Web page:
New Scientist book reviews editor Amanda Geftner describes some of the red flags that she has come to recognize as indicating a hidden religious agenda in pseudoscientific books. Here is one relevant excerpt:
When you come across the terms “Darwinism” or “Darwinists”, take heed. True scientists rarely use these terms, and instead opt for “evolution” and “biologists”, respectively. When evolution is described as a “blind, random, undirected process”, be warned. While genetic mutations may be random, natural selection is not. When cells are described as “astonishingly complex molecular machines”, it is generally by breathless supporters of ID who take the metaphor literally and assume that such a “machine” requires an “engineer”. If an author wishes for “academic freedom”, it is usually ID code for “the acceptance of creationism”.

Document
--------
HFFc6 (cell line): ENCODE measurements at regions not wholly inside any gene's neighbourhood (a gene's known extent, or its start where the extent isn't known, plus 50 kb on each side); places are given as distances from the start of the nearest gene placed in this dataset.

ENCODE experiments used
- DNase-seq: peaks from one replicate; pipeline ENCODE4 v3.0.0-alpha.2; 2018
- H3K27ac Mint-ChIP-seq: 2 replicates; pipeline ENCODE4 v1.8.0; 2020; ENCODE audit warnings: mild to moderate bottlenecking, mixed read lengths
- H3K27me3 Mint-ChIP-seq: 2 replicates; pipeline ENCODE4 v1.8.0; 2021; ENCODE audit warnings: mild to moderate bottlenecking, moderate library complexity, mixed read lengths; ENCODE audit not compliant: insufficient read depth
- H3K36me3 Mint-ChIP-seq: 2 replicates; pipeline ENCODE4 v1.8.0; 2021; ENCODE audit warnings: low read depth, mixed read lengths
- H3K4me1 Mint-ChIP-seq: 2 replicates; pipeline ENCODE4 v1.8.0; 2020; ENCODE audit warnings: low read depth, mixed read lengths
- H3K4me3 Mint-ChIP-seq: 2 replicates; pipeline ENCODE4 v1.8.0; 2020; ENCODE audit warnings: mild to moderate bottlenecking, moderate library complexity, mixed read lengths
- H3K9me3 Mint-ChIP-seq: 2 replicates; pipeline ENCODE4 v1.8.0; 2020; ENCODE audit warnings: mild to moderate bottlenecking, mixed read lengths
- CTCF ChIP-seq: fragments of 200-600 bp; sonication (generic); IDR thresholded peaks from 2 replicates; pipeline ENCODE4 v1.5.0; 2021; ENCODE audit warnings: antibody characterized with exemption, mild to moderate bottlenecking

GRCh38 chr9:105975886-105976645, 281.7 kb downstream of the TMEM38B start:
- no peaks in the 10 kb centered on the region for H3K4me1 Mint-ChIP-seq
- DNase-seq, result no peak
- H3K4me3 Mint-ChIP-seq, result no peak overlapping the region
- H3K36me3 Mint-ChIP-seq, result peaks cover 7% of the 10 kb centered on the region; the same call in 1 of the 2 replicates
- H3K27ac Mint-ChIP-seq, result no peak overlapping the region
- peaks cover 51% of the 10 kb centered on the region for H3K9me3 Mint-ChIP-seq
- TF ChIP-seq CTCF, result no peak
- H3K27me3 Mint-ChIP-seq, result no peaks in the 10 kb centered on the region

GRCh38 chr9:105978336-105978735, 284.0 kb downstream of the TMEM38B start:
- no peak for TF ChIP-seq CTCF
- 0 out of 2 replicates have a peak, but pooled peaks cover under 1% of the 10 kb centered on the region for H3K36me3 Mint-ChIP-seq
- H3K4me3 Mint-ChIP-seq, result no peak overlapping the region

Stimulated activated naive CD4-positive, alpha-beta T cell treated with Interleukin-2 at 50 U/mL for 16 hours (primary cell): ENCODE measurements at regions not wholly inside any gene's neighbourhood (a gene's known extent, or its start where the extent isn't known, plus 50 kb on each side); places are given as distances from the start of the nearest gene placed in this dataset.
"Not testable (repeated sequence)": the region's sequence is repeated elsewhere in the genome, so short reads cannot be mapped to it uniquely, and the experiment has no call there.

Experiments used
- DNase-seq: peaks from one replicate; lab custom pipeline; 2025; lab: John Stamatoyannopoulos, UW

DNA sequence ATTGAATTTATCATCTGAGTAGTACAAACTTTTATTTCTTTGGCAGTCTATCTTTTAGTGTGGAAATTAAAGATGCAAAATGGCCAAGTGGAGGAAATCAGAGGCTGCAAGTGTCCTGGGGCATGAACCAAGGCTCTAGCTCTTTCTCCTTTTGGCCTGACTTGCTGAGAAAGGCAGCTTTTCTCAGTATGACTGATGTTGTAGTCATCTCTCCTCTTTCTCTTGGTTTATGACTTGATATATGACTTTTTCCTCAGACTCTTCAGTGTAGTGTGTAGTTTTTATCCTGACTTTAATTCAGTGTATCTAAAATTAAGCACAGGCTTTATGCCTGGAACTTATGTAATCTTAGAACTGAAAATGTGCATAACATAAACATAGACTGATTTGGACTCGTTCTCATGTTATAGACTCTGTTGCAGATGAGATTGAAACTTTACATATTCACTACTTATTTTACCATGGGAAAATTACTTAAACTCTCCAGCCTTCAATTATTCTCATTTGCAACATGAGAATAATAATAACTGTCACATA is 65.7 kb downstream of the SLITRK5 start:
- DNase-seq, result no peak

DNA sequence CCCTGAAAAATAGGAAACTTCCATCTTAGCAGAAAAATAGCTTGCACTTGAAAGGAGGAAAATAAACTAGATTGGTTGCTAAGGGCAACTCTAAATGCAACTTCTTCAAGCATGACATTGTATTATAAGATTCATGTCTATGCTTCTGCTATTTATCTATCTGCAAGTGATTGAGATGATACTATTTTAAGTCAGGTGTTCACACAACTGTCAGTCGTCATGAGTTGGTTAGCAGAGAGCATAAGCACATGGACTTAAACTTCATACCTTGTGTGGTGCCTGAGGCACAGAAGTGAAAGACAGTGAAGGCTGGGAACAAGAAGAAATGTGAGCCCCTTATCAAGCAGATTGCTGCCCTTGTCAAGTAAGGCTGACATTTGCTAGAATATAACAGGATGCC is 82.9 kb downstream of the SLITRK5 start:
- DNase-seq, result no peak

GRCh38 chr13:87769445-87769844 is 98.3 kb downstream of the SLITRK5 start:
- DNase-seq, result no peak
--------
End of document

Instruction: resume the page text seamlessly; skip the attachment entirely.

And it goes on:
The usefulness of “Darwinism” as a linguistic marker of anti-evolutionism is another reason for biologists to drop it — that is, if we don’t use it and they also stop using it, we gain because we get a more accurate description of evolution, whereas if we don’t use it and they continue to, we gain because it identifies their anti-evolution agendas. (I already consider it in this manner, but have to make special accommodations for people like Coyne and Dawkins who insist on using it to mean “modern evolutionary biology”, or for historians who mean it specifically in terms of Darwin’s ideas).